* page 6 ....... "the worst thing I ever did was a long while ago was to strip a car gearbox down and try and reassemble it from memory and the workshop handbook. Some gearboxes are dead simple to re build but this one was a British 4 speed box with hundreds of parts" An MG by any chance ? Sold my '67 recently .... never stripped down the gearbox, but had a lot of fun with everything alse including the SU carbies.

* re your double hump .... I had in mind that you were using a Sweep generator and viewing the resonance curve directly ... much easier to see and analyse the 'problem'.

Re your workmanship and refurb .... excellent.

Cheers,
Ian


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Cheers, Ian

 
 Return to top of page · Post #: 6 · Written at 3:49:10 PM on 29 August 2016.
Tinkera123's Gravatar
 Location: Melbourne, VIC
 Member since 5 October 2009
 Member #: 555
 Postcount: 411

Hi Fred, a 'partial short' within a coil could lower its L and add resistance into the parallel resonance circuit, causing a lowering of its Q, hence lower peak and broader skirt ..... and shift frequency higher.
Good luck, and let us know the outcome when you get back to it.
Ian


‾‾‾‾‾‾‾‾‾‾‾‾‾‾‾‾‾‾‾‾‾‾‾‾‾‾‾‾‾‾‾‾‾‾‾‾‾‾‾‾‾‾‾‾‾‾‾‾‾‾‾‾‾‾‾‾‾‾‾‾‾‾‾‾‾‾‾‾
Cheers, Ian

 
 Return to top of page · Post #: 7 · Written at 2:18:13 PM on 30 August 2016.
Sirwin's avatar
 Location: QLD
 Member since 10 April 2009
 Member #: 465
 Postcount: 104

Hello Fred. I have an explanation about the dial. The pointer is supposed to be at an angle, so that is intersects the transparent strips adjacent to the station indicated. The angle should be such that when the top of the pointer intersects the top of one of the strips, the bottom part of the angled section of the pointer should be just about to intersect the bottom of the next strip. That way the effective dial scale length is much greater than the length of the dial cord traverse. I've seen this on a few radios, mostly British. I have a Kriesler, model unknown, which has the same cabinet and dial as yours, but I can't tell if the pointer is angled without pulling the chassis out. It is not the same as yours, having an R.F. stage.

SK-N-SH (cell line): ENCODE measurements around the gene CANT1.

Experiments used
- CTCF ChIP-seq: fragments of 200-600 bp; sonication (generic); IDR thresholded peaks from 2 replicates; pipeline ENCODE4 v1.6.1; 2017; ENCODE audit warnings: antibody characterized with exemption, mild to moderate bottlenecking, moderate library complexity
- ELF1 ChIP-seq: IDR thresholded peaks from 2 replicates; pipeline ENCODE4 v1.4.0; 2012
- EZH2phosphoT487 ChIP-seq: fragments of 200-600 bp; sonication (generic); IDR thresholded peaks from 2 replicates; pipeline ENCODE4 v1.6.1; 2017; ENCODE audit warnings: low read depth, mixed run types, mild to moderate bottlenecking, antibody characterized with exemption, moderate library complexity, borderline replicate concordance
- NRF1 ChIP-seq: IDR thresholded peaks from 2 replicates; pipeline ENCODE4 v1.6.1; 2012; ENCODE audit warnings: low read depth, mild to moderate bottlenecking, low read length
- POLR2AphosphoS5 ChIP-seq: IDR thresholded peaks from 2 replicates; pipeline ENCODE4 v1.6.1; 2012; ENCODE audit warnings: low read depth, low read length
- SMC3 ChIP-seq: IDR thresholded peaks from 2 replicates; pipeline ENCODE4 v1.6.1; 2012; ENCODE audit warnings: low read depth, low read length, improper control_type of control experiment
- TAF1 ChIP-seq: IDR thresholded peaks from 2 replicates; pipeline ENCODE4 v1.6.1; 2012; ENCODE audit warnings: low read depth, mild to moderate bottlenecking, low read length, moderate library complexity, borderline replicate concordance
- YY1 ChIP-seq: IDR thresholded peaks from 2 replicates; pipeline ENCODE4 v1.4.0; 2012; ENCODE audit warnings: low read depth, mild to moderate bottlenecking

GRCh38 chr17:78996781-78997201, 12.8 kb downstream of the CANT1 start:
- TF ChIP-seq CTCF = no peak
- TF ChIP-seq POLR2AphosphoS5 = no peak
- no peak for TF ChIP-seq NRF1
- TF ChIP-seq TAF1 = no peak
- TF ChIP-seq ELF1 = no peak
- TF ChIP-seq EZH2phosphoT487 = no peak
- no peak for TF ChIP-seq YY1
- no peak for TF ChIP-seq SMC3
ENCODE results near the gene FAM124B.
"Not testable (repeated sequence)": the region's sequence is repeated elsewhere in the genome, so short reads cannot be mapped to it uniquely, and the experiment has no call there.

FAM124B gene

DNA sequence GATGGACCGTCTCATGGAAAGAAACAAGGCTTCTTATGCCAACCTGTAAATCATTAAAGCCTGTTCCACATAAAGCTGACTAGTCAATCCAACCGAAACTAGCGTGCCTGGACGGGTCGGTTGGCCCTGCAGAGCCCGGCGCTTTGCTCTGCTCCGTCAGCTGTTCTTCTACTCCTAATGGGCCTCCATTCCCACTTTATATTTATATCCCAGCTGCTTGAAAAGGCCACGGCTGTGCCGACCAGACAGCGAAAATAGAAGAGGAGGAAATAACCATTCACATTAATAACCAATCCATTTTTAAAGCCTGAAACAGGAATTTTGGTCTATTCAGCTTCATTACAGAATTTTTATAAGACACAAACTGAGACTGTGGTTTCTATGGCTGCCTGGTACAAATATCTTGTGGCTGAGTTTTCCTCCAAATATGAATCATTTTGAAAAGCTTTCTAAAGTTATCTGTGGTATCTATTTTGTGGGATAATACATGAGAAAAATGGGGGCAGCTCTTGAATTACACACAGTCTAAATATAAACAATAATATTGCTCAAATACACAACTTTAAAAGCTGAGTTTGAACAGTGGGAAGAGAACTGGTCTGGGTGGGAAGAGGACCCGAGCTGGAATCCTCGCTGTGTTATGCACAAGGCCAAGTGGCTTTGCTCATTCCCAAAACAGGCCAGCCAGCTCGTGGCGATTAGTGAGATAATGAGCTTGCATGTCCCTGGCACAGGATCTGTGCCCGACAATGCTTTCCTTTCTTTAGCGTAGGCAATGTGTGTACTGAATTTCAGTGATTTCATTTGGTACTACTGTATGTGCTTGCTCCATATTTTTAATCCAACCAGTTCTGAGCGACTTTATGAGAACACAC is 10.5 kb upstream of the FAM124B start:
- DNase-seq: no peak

As to the double hump issue, it could be a faulty resonating capacitor or capacitors in the I.F.T.s. If part of the capacitor has developed a high series resistance to one of its leads, then you will get two humps in the associated resonant circuit. You will get a broad hump when both parts of the capacitor are lumped in with the resonant circuit, and a sharper hump from the section which is good alone resonates with the coil. Just a theory, but I've seen all sorts of problems caused by faulty resonating capacitors in I.F.T.s recently. Nearly drove me around the bend some of them! By the way, your resonating capacitors are mica types, - very troublesome, not ceramic types, although they are housed in ceramic cases. Ceramic capacitors were not much used in Australia at the time, although AWA did use them ( N750 etc) as temperature compensating elements in some of their push-button sets, and in their 7-banders.

Hope that helps. Cheers, Stuart


 
 Return to top of page · Post #: 8 · Written at 9:10:04 AM on 1 September 2016.
Fred Lever's Gravatar
 Location: Toongabbie, NSW
 Member since 19 November 2015
 Member #: 1828
 Postcount: 883

Hi All, and thank you Stuart!
I feel like a COMPLETE PRAT.
Of course the dial pointer should be at an angle. ( slaps side of face!).
That is WHY it has the funny bell crank at the bottom and why the thing was too long when pointing straight up!
I just now grabbed a pair of long nose pliers and from inside the cabinet (carefully) bent the thing over a bit and yes now I see it all, the pointer intersects with the stations...oooooo...durrrrr!
As well I think you are all correct in that one of the resonating caps or a coil is a bit leaky/shorty and that would be the one that had a very flat peak. I thought it was just the detector loading but now I am really suspicious.
So the next time I pull the chassis out I have 2 jobs to do.
1/ investigate the coil and repair/replace.
2/ complete the alinement now lining up with the stations!.
Thank you all for the clues.
Cheers, FredL.


 
 Return to top of page · Post #: 9 · Written at 1:17:56 PM on 29 September 2016.
Ian Robertson's Gravatar
 Location: Belrose, NSW
 Member since 31 December 2015
 Member #: 1844
 Postcount: 1912

Hi Fred

Re the double hump in the IF response.

This is normally caused by overcoupling between the IFT windings. Assuming it was designed properly in the first place, the usual reason for this is tuning the IFT with the slugs in the INNER position. Try winding them right out and then tune for the FIRST peak on the way in.

Late post I know but hope it helps.


 
 Return to top of page · Post #: 10 · Written at 8:47:30 PM on 21 November 2016.
Jimb's Gravatar
 Location: Kanahooka, NSW
 Member since 18 November 2016
 Member #: 2012
 Postcount: 662

Hi Fred.
Had a look at your restoration.
Great job, I would not have your level of patience to have undertaken that.
Regards.
Jimb